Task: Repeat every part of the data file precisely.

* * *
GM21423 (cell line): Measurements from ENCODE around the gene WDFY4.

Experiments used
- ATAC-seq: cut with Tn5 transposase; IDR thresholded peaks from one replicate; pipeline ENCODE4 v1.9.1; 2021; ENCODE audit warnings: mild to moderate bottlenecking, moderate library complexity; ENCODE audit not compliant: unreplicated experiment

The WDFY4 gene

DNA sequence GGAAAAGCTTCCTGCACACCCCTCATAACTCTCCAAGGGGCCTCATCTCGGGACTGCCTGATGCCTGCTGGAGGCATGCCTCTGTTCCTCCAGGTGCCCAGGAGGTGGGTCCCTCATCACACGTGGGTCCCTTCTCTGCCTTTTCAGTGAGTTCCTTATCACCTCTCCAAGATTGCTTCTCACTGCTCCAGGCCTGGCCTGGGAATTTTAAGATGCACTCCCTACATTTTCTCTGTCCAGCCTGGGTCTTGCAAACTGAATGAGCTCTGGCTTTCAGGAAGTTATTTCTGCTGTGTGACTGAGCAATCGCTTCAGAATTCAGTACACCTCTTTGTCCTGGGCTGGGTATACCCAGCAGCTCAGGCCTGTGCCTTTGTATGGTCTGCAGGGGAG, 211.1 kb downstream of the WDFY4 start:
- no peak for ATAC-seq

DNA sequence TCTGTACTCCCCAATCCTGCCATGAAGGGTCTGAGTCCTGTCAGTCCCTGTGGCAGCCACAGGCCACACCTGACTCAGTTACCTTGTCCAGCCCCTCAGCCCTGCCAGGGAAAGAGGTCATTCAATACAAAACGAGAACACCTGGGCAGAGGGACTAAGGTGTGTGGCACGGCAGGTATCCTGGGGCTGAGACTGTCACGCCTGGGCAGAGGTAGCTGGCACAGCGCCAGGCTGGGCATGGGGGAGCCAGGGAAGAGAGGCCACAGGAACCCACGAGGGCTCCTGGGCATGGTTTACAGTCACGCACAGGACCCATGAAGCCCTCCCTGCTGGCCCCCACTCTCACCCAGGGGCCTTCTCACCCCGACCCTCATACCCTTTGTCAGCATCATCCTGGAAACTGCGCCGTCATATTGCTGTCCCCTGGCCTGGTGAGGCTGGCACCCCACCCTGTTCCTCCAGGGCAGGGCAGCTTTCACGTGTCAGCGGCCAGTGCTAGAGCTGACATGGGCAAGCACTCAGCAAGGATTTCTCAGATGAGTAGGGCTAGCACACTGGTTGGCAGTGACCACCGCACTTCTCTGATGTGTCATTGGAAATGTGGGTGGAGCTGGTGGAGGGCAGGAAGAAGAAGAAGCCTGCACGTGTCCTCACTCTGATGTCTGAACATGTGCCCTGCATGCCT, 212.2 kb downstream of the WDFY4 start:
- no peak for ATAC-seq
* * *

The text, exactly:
GM21423 (cell line): Measurements from ENCODE around the gene WDFY4.

Experiments used
- ATAC-seq: cut with Tn5 transposase; IDR thresholded peaks from one replicate; pipeline ENCODE4 v1.9.1; 2021; ENCODE audit warnings: mild to moderate bottlenecking, moderate library complexity; ENCODE audit not compliant: unreplicated experiment

The WDFY4 gene

DNA sequence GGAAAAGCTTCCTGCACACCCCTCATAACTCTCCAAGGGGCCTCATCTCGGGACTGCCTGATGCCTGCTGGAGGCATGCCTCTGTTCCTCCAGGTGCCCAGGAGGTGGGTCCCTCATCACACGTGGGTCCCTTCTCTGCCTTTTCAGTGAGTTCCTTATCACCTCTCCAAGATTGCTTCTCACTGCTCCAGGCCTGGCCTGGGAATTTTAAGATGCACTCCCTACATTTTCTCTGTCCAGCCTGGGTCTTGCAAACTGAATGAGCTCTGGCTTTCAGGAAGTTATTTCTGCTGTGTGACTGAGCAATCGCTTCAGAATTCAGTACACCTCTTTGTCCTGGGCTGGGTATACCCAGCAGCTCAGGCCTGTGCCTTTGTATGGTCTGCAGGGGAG, 211.1 kb downstream of the WDFY4 start:
- no peak for ATAC-seq

DNA sequence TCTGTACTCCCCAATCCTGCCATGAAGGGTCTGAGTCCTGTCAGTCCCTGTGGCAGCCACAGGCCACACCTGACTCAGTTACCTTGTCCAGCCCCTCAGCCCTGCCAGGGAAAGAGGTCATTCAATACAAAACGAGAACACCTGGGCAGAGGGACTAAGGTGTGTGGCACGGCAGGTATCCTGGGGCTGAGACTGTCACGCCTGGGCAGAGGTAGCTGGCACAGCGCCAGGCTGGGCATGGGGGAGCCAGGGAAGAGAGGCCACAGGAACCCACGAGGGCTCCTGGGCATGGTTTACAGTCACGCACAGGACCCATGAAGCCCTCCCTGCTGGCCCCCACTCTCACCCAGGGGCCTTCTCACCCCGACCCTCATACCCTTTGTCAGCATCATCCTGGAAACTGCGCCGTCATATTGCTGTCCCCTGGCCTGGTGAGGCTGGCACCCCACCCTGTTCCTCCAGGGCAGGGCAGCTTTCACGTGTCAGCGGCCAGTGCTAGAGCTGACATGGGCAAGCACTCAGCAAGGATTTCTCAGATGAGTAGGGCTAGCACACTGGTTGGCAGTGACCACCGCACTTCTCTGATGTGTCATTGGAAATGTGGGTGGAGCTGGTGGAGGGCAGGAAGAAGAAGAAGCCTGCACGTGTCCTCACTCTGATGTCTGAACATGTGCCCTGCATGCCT, 212.2 kb downstream of the WDFY4 start:
- no peak for ATAC-seq